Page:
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IP system evolves as role of AI expands

Updated: Apr 2, 2024 By ZHOU JIN in Boao, Hainan China Daily Print
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The realm of intellectual property will evolve with the development of artificial intelligence, said Daren Tang, director-general of the World Intellectual Property Organization, adding that he and his organization will continue to focus on placing "human creators and innovators" at the core of their work.

"AI is here to enhance and support human innovation, instead of replacing or destroying it," Tang told reporters last week on the sidelines of the Boao Forum for Asia Annual Conference 2024 in Boao, Hainan province.

In recent times, there has been a dramatic increase in the number of lawsuits involving copyright violation by AI in the areas of music, art, photography and writing.

This is not the first time that intellectual property systems are encountering big technological changes, Tang said. There was a similar scenario in the 1990s, with the rise of the internet and the creation of e-commerce, he added.

"I don't think AI will fundamentally change the intellectual property system," Tang said. To deal with challenges brought about by AI, the organization hosts regular conversations with representatives from 193 member states. It has also released two policy toolkits to help countries and companies to "navigate this difficult topic".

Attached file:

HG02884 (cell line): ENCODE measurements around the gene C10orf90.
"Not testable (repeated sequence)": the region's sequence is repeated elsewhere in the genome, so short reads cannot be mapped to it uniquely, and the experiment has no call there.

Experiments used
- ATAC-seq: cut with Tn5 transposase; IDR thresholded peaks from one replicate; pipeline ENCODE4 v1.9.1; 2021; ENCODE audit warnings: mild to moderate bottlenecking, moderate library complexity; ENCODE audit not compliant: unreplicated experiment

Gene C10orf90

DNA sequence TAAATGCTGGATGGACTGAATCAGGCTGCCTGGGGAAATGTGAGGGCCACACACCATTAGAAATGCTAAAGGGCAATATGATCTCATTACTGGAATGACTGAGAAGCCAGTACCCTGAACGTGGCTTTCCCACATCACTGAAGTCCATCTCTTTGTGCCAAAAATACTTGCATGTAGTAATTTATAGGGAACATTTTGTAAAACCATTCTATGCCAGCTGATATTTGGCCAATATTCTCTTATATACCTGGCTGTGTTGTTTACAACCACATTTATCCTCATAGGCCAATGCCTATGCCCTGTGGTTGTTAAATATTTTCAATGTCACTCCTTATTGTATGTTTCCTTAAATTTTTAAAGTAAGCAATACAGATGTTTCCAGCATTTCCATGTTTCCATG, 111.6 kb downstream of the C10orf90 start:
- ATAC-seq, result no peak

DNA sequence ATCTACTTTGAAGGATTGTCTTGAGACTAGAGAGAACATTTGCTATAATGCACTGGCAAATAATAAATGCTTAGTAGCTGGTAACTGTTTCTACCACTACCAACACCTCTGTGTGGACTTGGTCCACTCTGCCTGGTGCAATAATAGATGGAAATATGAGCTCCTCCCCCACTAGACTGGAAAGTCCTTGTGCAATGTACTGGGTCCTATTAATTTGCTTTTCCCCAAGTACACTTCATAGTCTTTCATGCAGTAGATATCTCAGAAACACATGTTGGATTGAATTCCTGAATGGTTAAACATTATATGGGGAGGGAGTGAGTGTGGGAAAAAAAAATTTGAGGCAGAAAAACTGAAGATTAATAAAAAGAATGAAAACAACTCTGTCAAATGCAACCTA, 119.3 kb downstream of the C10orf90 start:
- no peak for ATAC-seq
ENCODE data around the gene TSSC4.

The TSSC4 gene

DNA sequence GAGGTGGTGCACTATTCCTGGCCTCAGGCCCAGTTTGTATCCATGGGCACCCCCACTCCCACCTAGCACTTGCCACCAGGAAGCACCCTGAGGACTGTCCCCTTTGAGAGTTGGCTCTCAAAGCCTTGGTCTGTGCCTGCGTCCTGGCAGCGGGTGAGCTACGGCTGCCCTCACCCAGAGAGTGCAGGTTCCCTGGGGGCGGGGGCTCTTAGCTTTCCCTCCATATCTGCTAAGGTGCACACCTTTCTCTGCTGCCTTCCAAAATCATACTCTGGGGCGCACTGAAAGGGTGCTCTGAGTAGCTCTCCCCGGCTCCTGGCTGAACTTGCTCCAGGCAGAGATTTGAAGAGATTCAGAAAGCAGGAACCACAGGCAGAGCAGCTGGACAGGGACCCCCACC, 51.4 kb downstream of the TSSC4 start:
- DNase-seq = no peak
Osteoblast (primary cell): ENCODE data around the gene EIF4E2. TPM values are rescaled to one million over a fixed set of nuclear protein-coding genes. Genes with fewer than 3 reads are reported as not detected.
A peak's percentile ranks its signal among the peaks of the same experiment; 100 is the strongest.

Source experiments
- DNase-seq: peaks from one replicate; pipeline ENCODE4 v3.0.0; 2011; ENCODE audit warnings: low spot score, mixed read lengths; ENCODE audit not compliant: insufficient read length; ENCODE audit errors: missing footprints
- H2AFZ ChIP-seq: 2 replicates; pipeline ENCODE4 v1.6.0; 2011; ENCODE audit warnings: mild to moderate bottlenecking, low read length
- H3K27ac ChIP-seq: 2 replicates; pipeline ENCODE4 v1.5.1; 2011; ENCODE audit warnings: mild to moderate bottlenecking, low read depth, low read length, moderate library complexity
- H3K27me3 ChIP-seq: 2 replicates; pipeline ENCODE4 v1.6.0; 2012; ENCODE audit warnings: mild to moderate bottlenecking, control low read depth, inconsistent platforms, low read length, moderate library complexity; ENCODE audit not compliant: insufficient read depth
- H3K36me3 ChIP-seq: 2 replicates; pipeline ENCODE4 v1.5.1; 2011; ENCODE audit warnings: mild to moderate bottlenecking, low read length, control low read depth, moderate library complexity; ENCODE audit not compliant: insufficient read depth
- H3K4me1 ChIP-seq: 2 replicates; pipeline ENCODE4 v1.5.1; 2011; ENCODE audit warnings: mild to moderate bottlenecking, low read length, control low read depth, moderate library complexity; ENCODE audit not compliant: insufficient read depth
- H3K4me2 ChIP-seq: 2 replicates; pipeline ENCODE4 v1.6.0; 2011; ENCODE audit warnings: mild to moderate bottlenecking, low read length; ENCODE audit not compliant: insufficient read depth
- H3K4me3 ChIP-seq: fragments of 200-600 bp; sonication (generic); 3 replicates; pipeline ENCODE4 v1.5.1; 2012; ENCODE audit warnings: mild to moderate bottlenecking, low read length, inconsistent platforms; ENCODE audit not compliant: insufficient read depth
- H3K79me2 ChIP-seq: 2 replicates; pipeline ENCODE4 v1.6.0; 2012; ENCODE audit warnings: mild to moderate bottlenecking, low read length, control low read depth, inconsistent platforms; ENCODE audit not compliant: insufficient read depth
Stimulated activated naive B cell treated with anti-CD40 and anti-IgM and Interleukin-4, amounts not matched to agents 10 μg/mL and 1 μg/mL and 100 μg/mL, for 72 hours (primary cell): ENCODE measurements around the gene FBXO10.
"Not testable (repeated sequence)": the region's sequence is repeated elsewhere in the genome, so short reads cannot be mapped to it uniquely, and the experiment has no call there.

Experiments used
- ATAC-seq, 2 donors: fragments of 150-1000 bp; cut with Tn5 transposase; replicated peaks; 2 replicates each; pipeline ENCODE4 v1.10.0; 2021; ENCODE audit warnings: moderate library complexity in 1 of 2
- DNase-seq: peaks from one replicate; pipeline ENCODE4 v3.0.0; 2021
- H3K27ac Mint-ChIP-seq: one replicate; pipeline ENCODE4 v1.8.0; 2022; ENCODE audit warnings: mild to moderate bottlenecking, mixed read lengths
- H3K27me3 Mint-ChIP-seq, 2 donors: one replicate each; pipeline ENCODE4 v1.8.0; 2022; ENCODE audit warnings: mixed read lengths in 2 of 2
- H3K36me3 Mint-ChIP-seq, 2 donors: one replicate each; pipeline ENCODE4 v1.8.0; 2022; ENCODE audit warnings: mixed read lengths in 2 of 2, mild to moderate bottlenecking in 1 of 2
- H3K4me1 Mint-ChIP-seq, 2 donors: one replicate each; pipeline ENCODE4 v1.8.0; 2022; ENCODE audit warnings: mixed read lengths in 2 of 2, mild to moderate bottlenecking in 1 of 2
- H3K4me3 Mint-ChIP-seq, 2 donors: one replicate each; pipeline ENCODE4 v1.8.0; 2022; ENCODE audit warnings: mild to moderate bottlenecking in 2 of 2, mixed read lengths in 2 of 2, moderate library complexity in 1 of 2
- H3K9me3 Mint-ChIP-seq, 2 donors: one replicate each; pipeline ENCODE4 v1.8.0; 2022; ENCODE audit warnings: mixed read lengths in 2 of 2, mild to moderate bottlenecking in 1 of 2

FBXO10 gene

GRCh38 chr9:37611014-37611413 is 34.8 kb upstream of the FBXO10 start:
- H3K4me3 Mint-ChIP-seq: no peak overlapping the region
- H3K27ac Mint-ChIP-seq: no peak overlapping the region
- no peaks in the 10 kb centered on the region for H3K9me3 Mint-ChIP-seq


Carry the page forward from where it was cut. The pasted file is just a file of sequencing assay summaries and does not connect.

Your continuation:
"We're looking forward to working with different partners, including Chinese partners, to support Chinese AI entrepreneurs, as well as use China's practices to support other countries," he said.

In 1973, the Chinese government sent its first delegation to Geneva for a WIPO meeting, and the country joined the organization in 1980. The two sides celebrated 50 years of cooperation last year.

Mature ecosystem

Tang said that joining the WIPO was an indication that China viewed innovation and technology as an important part of reform and opening-up.

"China, in the last 50 years, has shown tremendous growth and maturity in the intellectual property space," he said.

China is now the world's largest filer of intellectual property applications for everything from patents to trademarks, and from designs to the area of geographical indications, Tang said.

In 2023, the country filed 69,610 Patent Cooperation Treaty applications, becoming the largest origin of PCT filings. Tang said a lot of the filings are from the digital technology space. The country's telecom giant Huawei Technologies remained the top filer with 6,494 published PCT applications last year.

"I think that the achievements of China in the last 50 years, from a very basic to now a very mature ecosystem, are not the result of coincidence or chance", but because China has consistently placed high importance on intellectual property, he said, adding that WIPO is glad to see China's development in this area.

Citing his recent trip to Shen­zhen and Guangzhou, both in Guangdong province, he said that Chinese enterprises are paying more attention to innovation and are investing a lot of resources into research and development.

In addition, local governments have also built the "right ecosystems" to encourage innovation and creativity, he said.

As the Chinese government is pursuing high-quality development, Tang said that innovation, technology and intellectual property will become even more crucial in the next stage.

The country also hopes to use intellectual property to contribute to addressing global challenges, such as climate change, which will help achieve the United Nations' Sustainable Development Goals, he said.

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